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DigiCULT 29
with online catalogues and Web search systems. Many
existing KOS have been published and made avail-
able for Web-based access. However, they tend not
to be fully integrated into indexing and search sys-
tems. Their interfaces are typically primarily designed
for display purposes and are not appropriate for
direct programmatic access. The lack of any standard-
ised application programming interface (API) hinders
attempts at interoperability.
In this case study, we first briefly introduce one
particular KOS, the thesaurus, together with the fac-
eted approach to KOS design. We then describe the
FACET Project which investigated the potential of
faceted thesauri in retrieval and reflect on some of
our experiences during the project. We finish by dis-
cussing some key concerns for realising the poten-
tial of thesauri in Web-based systems, particularly the
issue of access protocols.
T
HESAURI
T
he thesaurus is one of the most commonly used
controlled vocabulary indexing tools in muse-
ums.
8
It is a type of KOS structured by a core set of
semantic relationships which are specified by inter-
national standards (BS5723, ISO2788, ANSI/NISO
Z39.19).
Hierarchical relationships as illustrated in Figure
1 structure broader (more general) and narrower
(more specific) concepts in relation to a given con-
cept, and allow a thesaurus to be visualised as a
series of concept hierarchies. Associative relationships
describe somewhat looser connections between con-
cepts. Equivalence relationships specify terms that
can be considered as effective synonyms for a con-
cept, according to the scope and objectives of a par-
ticular thesaurus. Thus a major thesaurus will typically
include a large entry vocabulary a network of lin-
guistic equivalents, colloquial terms and synonyms
which can be used to channel searchers towards the
formal controlled vocabulary indexing terms (`pre-
ferred' terms, determined by established literary war-
rant). Used in this way the entry vocabulary acts as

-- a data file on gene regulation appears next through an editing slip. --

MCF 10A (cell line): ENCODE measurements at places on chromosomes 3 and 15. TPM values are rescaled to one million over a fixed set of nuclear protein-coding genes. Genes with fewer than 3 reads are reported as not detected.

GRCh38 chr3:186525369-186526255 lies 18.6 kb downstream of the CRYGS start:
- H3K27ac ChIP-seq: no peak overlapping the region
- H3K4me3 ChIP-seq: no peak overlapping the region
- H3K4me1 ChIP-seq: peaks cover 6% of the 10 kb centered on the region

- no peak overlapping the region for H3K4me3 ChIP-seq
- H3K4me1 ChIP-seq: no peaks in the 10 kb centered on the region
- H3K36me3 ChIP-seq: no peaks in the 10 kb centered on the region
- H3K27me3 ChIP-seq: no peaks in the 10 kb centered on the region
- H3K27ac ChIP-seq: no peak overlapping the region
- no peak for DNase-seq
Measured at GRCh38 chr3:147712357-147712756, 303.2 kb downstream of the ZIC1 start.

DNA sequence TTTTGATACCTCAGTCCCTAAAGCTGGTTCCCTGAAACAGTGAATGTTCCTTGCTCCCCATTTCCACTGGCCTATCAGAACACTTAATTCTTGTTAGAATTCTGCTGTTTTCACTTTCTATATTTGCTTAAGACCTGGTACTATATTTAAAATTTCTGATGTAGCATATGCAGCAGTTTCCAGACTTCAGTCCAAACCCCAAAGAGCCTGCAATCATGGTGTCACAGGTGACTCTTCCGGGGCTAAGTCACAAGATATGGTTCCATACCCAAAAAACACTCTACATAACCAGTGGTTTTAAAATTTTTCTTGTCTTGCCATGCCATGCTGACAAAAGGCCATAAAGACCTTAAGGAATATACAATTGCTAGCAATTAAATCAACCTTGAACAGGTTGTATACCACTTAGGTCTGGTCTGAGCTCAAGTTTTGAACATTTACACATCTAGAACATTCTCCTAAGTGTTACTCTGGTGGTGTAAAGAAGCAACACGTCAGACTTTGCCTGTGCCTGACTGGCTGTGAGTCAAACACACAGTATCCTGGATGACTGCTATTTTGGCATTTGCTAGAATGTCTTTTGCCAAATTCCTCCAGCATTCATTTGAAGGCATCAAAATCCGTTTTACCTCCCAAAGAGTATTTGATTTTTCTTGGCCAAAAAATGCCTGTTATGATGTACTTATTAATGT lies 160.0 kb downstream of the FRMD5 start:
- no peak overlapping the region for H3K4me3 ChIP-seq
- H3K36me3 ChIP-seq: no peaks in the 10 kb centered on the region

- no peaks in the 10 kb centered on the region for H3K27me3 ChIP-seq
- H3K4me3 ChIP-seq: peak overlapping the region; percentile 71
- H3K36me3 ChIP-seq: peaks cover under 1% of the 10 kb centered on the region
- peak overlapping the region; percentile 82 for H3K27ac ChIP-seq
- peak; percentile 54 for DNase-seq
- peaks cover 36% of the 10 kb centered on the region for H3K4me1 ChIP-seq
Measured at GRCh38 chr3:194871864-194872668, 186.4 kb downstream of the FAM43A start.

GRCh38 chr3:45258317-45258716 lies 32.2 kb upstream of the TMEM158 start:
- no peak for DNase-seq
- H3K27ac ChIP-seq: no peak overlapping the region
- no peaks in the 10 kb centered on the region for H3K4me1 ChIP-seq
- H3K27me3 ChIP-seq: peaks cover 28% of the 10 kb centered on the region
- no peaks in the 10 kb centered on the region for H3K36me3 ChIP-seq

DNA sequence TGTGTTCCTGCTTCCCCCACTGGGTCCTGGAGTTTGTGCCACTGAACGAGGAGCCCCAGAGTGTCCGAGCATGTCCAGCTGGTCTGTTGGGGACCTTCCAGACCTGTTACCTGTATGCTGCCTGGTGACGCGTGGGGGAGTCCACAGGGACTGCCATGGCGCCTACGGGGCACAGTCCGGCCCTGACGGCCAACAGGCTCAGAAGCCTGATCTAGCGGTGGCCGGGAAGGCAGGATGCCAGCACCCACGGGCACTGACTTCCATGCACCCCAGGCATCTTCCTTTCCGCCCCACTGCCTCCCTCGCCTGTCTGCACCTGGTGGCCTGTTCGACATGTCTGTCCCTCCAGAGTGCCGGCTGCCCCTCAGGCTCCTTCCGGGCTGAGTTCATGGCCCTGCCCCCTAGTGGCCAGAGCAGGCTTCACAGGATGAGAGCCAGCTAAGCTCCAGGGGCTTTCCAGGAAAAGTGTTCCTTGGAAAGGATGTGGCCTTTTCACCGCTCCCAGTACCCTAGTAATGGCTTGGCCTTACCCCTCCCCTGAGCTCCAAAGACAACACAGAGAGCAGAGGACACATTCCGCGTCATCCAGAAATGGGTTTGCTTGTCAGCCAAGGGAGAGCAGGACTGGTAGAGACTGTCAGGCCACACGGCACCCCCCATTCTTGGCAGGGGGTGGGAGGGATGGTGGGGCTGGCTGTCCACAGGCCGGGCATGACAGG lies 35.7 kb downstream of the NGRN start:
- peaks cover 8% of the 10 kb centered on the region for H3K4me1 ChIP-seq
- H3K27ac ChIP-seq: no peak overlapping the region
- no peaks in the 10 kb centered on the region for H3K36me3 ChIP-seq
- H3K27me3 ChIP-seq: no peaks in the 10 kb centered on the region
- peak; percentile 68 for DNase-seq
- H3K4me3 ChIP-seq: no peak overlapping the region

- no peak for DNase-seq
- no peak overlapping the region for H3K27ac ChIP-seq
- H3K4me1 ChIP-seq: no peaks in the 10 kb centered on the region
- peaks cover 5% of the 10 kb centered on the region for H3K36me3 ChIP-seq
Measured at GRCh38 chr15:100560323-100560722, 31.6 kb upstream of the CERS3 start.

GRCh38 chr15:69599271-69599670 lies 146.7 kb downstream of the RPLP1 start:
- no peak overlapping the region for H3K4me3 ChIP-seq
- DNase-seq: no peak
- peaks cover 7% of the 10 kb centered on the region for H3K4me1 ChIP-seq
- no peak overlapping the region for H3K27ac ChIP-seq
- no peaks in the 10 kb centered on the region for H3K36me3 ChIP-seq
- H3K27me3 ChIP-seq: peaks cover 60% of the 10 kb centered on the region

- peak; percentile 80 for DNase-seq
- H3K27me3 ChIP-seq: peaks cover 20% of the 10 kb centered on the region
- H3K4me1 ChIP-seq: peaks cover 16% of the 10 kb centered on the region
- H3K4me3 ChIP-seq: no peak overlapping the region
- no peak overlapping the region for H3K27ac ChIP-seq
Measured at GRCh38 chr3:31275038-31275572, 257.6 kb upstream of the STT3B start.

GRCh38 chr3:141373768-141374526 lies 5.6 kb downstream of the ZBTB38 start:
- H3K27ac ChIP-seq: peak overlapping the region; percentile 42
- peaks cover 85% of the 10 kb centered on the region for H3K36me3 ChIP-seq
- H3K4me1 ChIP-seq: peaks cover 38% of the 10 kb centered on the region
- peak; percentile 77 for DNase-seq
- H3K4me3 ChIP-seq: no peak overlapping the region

an effective mediation device, educating users about
the nature and terminology of the search domain and
providing direct links to terms actually used in index-
ing. Scope notes, used in conjunction with any evi-
dence provided by the relationship structure, assist
in the disambiguation of thesaurus terms. They also
communicate the limits of the context within which
a given term may be applied.
F
ACETED
A
PPROACH
M
any people recommend a faceted approach
to thesaurus (and related KOS) design. For
example, the AAT is a large thesaurus (about 125,000
terms), organised into seven facets (and 33 hierarchies
as subdivisions) according to semantic role: Associ-
ated concepts, Physical attributes, Styles and periods,
Agents, Activities, Materials, Objects and optional fac-
ets for time and place. According to the AAT online
Web pages,
9
Hierarchical relation-
ships (BT/NT)
Associative relation-
ships (RT)
burnishing (polishing)
BT
polishing
NT
ball burnishing
Processes and Techniques
. finishing (process)
. . polishing
. . . burnishing (polishing)
. . . . ball burnishing
. . . electropolishing
burnishing (polishing)
RT
burnishers
(metalworkers)
RT
flat burnishers
RT
polishing irons
RT
tooth burnishers
burnishers (metalworkers)
RT
burnishing
(polishing)
Equivalence relation-
ships (UF/USE)
Scope notes (SN)
burnishing (polishing)
UF
burnished
(polished)
burnished (polished)
USE
burnishing
(polishing)
burnishing (polishing)
SN
Making shiny or
lustrous by
rubbing with
a tool that com-
pacts or smooths
burnishing (photography)
SN
Method of ob-
taining a glossy
surface on col-
lodion prints
by pressing them
between rollers
Figure 1: Examples of thesaurus structure from
the Getty Art & Architecture Thesaurus
8
Willpower Information:
Thesaurus principles and
practice, http://www.
willpower.demon.co.uk/
thesprin.htm
9
Getty: Art & Architecture
Thesaurus On Line, http://
www.getty.edu/research/
conducting_research/
vocabularies/aat/about.html